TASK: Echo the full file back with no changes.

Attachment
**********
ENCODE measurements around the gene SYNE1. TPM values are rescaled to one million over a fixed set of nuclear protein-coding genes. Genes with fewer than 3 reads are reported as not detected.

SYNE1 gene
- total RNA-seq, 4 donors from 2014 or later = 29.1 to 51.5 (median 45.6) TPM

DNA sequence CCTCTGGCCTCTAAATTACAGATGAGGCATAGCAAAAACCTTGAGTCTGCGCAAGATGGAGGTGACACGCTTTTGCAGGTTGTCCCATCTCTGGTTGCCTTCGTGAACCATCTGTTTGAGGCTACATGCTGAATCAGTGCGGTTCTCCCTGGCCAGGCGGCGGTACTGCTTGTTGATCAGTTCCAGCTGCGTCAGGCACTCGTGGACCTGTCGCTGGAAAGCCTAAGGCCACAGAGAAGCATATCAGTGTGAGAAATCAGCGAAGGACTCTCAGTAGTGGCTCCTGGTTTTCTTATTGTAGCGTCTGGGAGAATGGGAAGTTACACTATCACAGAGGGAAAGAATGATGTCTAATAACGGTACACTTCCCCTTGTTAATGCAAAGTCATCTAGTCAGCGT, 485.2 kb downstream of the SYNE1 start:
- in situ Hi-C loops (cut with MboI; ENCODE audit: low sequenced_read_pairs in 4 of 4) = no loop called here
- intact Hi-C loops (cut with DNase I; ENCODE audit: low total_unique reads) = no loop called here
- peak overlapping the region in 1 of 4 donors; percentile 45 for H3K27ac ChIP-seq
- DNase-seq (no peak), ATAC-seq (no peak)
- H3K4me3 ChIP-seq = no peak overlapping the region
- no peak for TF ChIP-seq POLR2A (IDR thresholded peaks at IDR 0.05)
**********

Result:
ENCODE measurements around the gene SYNE1. TPM values are rescaled to one million over a fixed set of nuclear protein-coding genes. Genes with fewer than 3 reads are reported as not detected.

SYNE1 gene
- total RNA-seq, 4 donors from 2014 or later = 29.1 to 51.5 (median 45.6) TPM

DNA sequence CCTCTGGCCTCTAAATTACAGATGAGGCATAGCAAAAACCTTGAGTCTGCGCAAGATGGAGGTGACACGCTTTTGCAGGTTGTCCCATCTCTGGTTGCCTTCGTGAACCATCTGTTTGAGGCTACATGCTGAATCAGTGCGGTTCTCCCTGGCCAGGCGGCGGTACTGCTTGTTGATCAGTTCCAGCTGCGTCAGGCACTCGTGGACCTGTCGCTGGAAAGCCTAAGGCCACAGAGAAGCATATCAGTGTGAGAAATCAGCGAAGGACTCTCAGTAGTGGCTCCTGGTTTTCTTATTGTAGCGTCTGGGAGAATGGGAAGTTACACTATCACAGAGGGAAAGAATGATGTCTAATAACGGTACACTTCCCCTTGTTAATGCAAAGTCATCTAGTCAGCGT, 485.2 kb downstream of the SYNE1 start:
- in situ Hi-C loops (cut with MboI; ENCODE audit: low sequenced_read_pairs in 4 of 4) = no loop called here
- intact Hi-C loops (cut with DNase I; ENCODE audit: low total_unique reads) = no loop called here
- peak overlapping the region in 1 of 4 donors; percentile 45 for H3K27ac ChIP-seq
- DNase-seq (no peak), ATAC-seq (no peak)
- H3K4me3 ChIP-seq = no peak overlapping the region
- no peak for TF ChIP-seq POLR2A (IDR thresholded peaks at IDR 0.05)